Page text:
Friday, March 30, 2012

Reading Reflection: Wither

Wither (The Chemical Garden Trilogy #1)
by Lauren Destefano
Published March 22, 2011
P. 358
Rating: 4/5

By age sixteen, Rhine Ellery has four years left to live. She can thank modern science for this genetic time bomb. A botched effort to create a perfect race has left all males with a lifespan of 25 years, and females with a lifespan of 20 years. Geneticists are seeking a miracle antidote to restore the human race, desperate orphans crowd the population, crime and poverty have skyrocketed, and young girls are being kidnapped and sold as polygamous brides to bear more children.

When Rhine is kidnapped and sold as a bride, she vows to do all she can to escape. Her husband, Linden, is hopelessly in love with her, and Rhine can’t bring herself to hate him as much as she’d like to. He opens her to a magical world of wealth and illusion she never thought existed, and it almost makes it possible to ignore the clock ticking away her short life. But Rhine quickly learns that not everything in her new husband’s strange world is what it seems.

Her father-in-law, an eccentric doctor bent on finding the antidote, is hoarding corpses in the basement. Her fellow sister wives are to be trusted one day and feared the next, and Rhine is desperate to communicate to her twin brother that she is safe and alive. Will Rhine be able to escape--before her time runs out?Together with one of Linden's servants, Gabriel, Rhine attempts to escape just before her seventeenth birthday. But in a world that continues to spiral into anarchy, is there any hope for freedom

What a super creepy book.  The whole concept, the characters, and the setting -- all of it-- just super creepy.  In this novel the newer generations only live to the ages of 20 for women and 25 for men.  Because of this short life span women are kidnapped by the wealthy and forced to marry.  In this situation Rhine, Cecily, and Jenna are all chosen out of a group of stolen women to marry Linden.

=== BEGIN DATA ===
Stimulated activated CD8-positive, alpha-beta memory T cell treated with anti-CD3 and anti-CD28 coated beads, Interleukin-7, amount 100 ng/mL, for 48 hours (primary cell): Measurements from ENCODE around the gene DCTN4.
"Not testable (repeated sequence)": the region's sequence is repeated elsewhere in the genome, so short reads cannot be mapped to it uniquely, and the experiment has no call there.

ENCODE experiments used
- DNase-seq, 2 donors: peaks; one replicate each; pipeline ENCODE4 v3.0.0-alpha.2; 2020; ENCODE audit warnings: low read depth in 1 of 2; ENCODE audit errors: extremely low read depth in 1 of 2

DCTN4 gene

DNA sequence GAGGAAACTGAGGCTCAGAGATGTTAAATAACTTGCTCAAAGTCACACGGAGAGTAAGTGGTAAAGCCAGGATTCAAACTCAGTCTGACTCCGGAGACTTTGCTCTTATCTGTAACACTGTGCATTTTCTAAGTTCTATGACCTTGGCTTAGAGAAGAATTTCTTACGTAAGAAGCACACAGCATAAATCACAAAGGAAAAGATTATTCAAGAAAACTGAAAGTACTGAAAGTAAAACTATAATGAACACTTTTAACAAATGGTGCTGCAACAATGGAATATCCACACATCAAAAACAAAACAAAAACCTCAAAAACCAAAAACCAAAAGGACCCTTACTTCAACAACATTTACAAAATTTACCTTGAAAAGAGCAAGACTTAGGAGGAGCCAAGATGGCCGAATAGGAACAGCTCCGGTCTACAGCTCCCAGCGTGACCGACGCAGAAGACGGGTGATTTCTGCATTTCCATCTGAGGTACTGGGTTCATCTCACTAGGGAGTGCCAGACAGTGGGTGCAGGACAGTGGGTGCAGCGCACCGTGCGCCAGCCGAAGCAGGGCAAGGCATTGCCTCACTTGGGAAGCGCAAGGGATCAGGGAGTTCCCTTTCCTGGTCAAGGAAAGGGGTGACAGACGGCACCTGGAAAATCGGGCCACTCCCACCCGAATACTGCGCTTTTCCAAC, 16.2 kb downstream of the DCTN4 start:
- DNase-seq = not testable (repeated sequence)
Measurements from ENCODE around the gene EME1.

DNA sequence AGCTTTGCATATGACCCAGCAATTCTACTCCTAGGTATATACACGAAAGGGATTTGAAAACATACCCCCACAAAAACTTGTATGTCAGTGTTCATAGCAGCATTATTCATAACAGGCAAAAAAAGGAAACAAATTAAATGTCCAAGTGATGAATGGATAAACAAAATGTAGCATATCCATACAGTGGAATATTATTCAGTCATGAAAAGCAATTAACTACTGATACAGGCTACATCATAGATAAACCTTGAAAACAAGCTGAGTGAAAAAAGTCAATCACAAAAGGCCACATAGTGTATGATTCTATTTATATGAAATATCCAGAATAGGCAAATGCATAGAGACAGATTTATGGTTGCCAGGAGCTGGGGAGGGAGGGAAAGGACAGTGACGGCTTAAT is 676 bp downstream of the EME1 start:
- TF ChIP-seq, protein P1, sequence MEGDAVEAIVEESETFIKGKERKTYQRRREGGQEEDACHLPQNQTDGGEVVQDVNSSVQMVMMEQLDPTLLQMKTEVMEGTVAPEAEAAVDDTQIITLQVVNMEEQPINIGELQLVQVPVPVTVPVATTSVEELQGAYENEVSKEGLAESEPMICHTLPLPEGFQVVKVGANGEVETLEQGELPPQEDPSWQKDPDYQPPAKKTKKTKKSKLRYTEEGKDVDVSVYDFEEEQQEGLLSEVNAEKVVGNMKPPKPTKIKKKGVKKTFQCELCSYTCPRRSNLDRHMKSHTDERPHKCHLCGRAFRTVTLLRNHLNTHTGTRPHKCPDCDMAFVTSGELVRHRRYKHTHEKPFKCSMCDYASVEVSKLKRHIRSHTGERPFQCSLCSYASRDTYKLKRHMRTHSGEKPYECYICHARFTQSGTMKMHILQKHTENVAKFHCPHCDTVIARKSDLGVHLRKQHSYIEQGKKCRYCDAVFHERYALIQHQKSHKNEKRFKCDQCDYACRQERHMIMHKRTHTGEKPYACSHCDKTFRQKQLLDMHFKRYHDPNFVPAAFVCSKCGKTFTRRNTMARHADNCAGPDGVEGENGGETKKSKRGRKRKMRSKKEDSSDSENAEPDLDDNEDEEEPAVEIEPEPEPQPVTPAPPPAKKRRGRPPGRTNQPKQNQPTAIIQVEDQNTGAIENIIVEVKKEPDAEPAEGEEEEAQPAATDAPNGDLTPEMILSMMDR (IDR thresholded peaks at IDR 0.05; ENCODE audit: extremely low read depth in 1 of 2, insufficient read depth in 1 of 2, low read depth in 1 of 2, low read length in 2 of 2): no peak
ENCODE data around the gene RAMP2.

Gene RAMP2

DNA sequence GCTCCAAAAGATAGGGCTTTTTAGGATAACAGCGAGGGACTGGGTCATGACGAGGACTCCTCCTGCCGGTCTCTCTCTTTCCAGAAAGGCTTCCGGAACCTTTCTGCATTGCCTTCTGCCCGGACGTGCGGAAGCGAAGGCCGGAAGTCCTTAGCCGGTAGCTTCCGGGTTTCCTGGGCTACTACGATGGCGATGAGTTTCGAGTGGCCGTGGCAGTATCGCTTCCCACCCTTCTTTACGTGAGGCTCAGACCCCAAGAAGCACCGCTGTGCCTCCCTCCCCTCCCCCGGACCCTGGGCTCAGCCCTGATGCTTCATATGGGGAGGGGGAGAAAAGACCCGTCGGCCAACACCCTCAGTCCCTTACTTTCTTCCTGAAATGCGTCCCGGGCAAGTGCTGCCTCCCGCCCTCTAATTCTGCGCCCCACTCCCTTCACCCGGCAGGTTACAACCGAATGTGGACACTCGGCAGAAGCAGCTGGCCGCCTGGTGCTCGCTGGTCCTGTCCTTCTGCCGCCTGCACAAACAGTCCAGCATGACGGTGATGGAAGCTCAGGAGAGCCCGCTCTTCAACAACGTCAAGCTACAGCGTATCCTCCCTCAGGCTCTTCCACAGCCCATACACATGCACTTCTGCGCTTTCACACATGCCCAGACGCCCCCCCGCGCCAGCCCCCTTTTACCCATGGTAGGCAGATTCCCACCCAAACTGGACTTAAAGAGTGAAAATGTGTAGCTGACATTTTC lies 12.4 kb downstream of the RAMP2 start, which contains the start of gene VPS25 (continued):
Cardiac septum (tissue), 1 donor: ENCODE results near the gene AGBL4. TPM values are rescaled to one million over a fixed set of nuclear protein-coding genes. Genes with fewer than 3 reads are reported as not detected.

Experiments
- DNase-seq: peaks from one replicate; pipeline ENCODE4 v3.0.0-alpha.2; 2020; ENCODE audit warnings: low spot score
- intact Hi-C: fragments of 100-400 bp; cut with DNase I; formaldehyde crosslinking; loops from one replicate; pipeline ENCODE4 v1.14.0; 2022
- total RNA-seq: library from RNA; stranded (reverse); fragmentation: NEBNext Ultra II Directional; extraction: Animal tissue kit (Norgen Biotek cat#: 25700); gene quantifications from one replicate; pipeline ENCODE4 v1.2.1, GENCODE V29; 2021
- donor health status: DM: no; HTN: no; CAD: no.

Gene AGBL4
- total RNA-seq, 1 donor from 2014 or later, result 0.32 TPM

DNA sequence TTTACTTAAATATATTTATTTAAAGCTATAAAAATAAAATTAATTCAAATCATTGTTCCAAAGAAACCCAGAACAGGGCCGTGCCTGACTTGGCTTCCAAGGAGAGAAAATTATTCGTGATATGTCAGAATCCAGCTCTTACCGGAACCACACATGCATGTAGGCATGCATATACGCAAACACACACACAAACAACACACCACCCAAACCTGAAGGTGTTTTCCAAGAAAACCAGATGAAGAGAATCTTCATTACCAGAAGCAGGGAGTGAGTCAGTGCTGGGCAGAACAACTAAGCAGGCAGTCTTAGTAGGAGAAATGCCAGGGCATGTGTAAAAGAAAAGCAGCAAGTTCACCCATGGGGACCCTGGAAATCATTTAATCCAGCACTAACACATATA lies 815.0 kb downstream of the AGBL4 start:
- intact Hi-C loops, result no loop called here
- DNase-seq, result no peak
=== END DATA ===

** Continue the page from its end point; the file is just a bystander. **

Rhine is not at all happy about this situation like Cecily is, or willing to accept this fate as Jenna is, instead she plans and plots to escape.  She spends the time in the novel earning the trust of her new husband Linden to gain access the other women do not have, in other words to be the first wife, the favorite. 

She builds relationships with her "sister wives" (another uber creepy concept).  Young Cecily is entirely to excited to be a Mrs. and does everything to make their husband happy.  Jenna knows she'll be dying soon and feels this place is as good as any.  Rhine wants an escape to find her twin brother.  They work together at times and really form a bond, each taking different roles in the mansion. 

Rhine also builds a relationship with a servant in the mansion: Gabriel.  They spend time talking when they can, share a kiss or two, and when Rhine plans her escape she is determined to take him with her.  The only real problem is Vaughn, the master of the house and Linden's father.  He is the real villian.  He is cruel and manipulating, definitely that mad scientist vibe going on in everything he does. 

Now, my weird quirk with this book is how bad I feel for Linden, the husband.  He had no idea that these girls were captured and are being held hostage.  He assumed they came willingly, he's so naive I actually feel bad for him.  Not only that, he really loves Rhine.  I feel sooo sorry for him.  Is that considered Stockholm's Syndrome?  Because his father is the lunatic, not him.  I hope he realizes his father is evil and does something -- anything. 


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